As a grandmother, I can approach my grandchildren differently and I try to influence my children to parent with the wisdom I learnt in Family Affairs. My two sons live close by, and we all have “no put down zones” in our homes now – building confidence instead of robbing our children of it. It is such a powerful programme – it cuts through our culture and the brokenness of how we were raised, and in turn, raised our children.

Another skill I learnt during the Family Affairs programme was mindfulness. It has helped me to slow down, to reflect and to stay focused. It also helps me to respond and not react, which has created a gentler home space. I discovered that ‘silence is golden’ and allows a place for everyone to be heard.

It is such a powerful programme – it cuts through our culture and the brokenness of how we were raised, and in turn, raised our children.

As we speak, two of my grandchildren are entering adolescence. I have been surprised at my ability to be able to speak to them about sex, hormonal changes, their body changes and how to accept this as natural and not something to be hidden or ashamed of. It is so opposite to how I was raised.

Given South Africa’s Gender-Based Violence pandemic, I have taught my grandsons to be respectful of, and protective of girls. I encourage women in my community to speak openly to their children and grandchildren about the topic. No one is less, no one is more. We are all equal. It has been very empowering to be able to talk frankly with my grandchildren and to know I am making a difference in their lives. I was never raised like this, nor was I able to raise my sons like this. Looking back I realise that had I not been able to see the limitations I had been raised within the first sessions, I wouldn’t have been able to embrace the skills and principles we learnt at Family Affairs in the subsequent sessions.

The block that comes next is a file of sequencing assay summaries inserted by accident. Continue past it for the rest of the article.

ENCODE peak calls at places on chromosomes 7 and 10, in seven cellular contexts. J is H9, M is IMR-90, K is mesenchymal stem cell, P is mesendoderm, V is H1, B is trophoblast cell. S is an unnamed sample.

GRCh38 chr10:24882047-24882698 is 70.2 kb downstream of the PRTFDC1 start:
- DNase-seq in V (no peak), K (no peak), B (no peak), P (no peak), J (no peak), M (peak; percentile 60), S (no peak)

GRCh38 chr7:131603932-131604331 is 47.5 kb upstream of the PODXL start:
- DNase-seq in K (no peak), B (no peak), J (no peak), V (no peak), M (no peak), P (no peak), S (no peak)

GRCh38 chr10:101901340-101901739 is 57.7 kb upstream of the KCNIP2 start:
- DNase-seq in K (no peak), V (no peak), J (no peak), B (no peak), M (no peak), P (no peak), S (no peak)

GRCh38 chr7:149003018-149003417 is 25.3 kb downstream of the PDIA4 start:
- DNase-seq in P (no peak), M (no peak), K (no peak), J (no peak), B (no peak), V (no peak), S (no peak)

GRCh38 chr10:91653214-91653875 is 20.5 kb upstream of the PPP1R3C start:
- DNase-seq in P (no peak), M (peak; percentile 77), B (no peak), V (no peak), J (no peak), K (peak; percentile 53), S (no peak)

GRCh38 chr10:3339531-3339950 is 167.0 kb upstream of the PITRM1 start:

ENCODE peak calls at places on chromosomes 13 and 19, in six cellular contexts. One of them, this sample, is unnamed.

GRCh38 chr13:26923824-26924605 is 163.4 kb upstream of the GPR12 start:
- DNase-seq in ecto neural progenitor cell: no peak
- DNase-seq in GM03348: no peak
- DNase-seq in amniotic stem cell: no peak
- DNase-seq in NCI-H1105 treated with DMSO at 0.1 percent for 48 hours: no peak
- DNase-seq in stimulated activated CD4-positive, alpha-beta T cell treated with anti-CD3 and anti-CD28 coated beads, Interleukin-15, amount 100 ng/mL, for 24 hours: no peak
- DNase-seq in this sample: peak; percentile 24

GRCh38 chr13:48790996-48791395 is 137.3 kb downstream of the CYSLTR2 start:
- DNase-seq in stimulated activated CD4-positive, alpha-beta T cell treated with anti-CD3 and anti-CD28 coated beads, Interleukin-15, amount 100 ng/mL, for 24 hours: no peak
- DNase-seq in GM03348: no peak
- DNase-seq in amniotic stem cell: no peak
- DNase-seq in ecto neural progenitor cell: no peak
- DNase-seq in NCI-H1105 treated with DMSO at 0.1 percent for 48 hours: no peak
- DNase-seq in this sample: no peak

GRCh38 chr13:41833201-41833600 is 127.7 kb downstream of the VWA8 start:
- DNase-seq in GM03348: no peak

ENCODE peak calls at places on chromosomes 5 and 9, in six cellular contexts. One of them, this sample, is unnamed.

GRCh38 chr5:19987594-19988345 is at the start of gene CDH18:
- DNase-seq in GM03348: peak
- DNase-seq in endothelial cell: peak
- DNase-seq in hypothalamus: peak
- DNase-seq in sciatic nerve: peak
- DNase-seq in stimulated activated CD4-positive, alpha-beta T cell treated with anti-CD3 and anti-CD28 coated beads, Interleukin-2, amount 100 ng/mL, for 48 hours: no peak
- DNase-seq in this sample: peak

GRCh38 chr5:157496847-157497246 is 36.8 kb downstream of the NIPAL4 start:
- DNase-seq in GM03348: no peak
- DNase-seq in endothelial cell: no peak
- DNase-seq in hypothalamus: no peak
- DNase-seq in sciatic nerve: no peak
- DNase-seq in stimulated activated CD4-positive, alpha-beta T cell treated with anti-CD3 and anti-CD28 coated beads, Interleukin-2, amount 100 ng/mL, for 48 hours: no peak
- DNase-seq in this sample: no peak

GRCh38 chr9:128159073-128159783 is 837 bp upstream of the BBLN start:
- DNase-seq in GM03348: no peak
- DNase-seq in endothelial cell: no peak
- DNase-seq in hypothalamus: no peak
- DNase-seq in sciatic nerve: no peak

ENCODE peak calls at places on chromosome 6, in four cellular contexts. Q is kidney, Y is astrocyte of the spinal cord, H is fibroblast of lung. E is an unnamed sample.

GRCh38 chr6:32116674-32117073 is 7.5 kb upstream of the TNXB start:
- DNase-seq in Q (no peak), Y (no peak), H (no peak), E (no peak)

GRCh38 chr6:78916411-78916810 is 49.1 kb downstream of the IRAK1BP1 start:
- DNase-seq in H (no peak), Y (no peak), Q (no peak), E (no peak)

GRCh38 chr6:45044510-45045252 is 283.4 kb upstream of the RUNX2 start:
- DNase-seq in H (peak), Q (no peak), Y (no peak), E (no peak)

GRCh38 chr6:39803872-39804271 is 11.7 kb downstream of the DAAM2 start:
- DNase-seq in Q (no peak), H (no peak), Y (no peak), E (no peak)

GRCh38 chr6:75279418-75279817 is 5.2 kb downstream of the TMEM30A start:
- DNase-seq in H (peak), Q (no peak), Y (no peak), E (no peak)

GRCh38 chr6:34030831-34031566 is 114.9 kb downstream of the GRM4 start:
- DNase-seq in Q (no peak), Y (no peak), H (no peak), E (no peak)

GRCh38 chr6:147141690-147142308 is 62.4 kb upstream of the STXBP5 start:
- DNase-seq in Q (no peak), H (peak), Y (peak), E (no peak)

One person can influence a community

For me, the tolerance and inspiration I received through the Family Affairs programme has deeply changed me. Initially, I felt guilty for how I had raised my children, but with encouragement, I was able to apologise to my children and heal my family. There were many tears around our dining table when my husband and I spoke to our family and apologised for our lack of understanding, but it allowed us to create and live by the Salie family acronym – Support, Affection, Love, Inspiration and Enthusiasm. This drives our family values and helps us to be closer together.

There were many tears around our dining table when my husband and I spoke to our family and apologised for our lack of understanding.

At the end of the Family Affairs sessions, we continue meeting one another twice a week and walk the perimeter of Bonteheuwel, ending at the community centre where we exercise and support one another. Out of this group we have formed so many collaborations with various organisations, establishing an International Women’s Peace Group in Bonties.

This involvement allowed me to attend the 3rd Annual Commemoration of the World Alliance of Religions’ Peace (WARP) Summit in South Korea – as a result, I came home with a packet of sunflower seeds which started the Peace Garden in my community. We are proud of the garden we have created and the community is involved in caring for it. The Family Affairs ripple effect continues to be felt in my heart and in my community.

* The opinions expressed here by Spotlight.Africa contributors and editors are their own and not official statements of the Society of Jesus in South Africa or of the Catholic Church unless explicitly stated.